28 Oct 10 Did your bank Tweet today?

Globally social media and its diverse uses have become a raging phenomenon…many companies from almost all industries have already started making good use of this channel for selling goods / services, customer service and support…but financial service companies, prominently the banks have been slow to adapt.

Social media users across the world – U.S., U.K., Australia, Brazil, Japan, Switzerland, Germany, France, Spain and Italy spent on average more than 5.5 hours per month on social networking sites during 2009-2010, which was over 80% more than in 2008-2009. It is estimated that two-thirds of Americans now use Facebook, Twitter, MySpace, and other social media sites.

Adding fuel to fire are tech-enablers such as iphone / ipad and all other mobile applications that support social media channels as phone features / applications. This enables the young and the restless i.e. Gen X (aged 26 to 50) and Gen Y (aged 18 to 25) to access social media and applications while on the move.

I want my bank on Twitter…

Customers of financial service companies / banks are willing to use social media networks. Research from financial research house Investment Trends indicated in its 2009 investor/member communications report, that 90% of Gen Y and 34% of Gen X have used social media such as Twitter to support their finance-related needs. According to Pew Internet Research, Gen Y, by 2017, will surpass even the Gen X to become the biggest spending group!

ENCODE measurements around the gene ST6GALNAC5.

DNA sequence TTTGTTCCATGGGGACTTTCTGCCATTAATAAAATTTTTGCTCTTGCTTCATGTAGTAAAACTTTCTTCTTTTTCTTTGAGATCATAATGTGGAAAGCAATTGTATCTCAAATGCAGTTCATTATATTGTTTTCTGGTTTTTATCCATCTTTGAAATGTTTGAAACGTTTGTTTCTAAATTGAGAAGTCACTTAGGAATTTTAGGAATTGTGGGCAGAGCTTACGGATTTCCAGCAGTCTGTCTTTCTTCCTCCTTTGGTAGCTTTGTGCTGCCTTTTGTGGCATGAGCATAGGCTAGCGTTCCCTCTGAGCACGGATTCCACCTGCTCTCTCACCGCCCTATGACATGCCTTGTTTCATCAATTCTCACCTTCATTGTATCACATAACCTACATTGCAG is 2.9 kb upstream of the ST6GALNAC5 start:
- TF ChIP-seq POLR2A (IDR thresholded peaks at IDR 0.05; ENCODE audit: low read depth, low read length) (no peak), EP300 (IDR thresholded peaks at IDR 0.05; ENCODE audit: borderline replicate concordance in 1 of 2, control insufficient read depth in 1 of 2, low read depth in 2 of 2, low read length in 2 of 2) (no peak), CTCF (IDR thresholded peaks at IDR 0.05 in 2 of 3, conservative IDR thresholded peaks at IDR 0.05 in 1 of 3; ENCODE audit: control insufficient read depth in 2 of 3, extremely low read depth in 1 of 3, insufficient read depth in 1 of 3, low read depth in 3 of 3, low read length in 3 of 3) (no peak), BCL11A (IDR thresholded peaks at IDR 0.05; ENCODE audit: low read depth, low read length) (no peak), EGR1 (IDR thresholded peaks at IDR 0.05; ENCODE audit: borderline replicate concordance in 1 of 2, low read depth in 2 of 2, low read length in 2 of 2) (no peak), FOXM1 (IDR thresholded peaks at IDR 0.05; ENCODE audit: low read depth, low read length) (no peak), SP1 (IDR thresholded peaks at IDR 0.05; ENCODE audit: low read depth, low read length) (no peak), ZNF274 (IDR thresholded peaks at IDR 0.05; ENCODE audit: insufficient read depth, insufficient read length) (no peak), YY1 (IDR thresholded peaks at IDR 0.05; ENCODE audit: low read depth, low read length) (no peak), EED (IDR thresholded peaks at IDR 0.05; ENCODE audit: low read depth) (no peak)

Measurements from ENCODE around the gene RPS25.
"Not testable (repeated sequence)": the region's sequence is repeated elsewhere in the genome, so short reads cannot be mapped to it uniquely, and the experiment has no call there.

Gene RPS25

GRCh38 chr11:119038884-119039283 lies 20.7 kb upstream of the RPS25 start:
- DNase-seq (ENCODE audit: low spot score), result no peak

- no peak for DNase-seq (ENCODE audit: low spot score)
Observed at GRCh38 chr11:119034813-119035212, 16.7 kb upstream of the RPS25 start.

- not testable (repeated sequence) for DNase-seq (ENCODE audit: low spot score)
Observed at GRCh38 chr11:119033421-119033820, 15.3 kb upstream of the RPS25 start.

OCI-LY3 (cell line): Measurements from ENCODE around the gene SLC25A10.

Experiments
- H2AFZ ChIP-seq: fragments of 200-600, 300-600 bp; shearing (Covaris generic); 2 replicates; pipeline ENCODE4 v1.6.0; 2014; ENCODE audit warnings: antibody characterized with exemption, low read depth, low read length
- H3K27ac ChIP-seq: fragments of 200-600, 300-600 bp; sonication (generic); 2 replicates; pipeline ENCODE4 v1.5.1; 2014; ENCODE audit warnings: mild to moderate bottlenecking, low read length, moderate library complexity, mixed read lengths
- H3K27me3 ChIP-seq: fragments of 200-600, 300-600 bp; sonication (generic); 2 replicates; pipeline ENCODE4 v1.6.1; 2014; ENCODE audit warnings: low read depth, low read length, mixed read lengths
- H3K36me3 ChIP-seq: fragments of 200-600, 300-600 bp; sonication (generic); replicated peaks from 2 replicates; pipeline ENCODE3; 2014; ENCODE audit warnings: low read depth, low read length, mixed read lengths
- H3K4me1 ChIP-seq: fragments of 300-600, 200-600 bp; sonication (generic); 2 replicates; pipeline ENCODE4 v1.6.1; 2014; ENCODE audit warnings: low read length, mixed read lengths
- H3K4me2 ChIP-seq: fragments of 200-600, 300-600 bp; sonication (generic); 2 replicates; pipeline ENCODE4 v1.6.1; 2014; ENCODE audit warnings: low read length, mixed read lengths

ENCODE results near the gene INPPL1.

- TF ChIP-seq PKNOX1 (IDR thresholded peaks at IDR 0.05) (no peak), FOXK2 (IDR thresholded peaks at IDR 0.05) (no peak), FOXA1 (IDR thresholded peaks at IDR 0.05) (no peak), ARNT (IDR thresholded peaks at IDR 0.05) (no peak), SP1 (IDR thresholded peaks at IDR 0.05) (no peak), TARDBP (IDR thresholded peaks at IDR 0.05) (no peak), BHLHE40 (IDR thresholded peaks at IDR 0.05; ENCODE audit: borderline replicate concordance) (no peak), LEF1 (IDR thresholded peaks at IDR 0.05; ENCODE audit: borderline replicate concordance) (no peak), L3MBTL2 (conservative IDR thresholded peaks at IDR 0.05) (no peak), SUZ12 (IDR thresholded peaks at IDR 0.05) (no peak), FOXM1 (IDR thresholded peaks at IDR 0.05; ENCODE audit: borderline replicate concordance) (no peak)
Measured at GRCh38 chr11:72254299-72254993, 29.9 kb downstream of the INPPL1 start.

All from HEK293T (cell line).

…But banks world-over have gone only as far as to render customer service and support to such customers on social media channels such as Twitter. There is six degrees of separation between banks, sale of their products / services and provision of transactionability on social media.

Clear and present danger…

The (latent) demand – supply gap has spawned an entire new set of online / virtual competitors for banks.

Online peer-to-peer lending platforms such as Kiva, Prosper, Lending Club and Virgin Money USA are gaining popularity as alternatives to banks. The loan solutions are more flexible when it comes to interest rates as social media channels cut out the bank middlemen and many of the associated overheads. There is also convenience / ease in terms of loan application requirements and lending periods. Not surprisingly, peer-to-peer online banking services are usually more cost efficient than traditional banking services. According to some estimates, peer-to-peer lending is expected to reach US$5.5 billion to US$6 billion this year itself.

Banks cite multitude of reasons for not providing financial services on social media such as concerns / issues about data security, identity fraud, no estimates on ROI (return on investment), and lack of support from older customers…But according to many research reports, “Convenience is the driver for the younger age groups. These are the people that are prepared to accept that there may be security issues but, at the end of the day, the convenience that social media brings from an interaction perspective makes it worth the risk.”

Wake up Sid(s)…

So, if banks do not adapt fast to this new phenomenon, they may find an entire customer segment being licked off by the new set of online / virtual competitors before they can say Tweet!

Namita Adavi

As a research analyst at ValueNotes, Namita worked on market assessment and India strategy projects.


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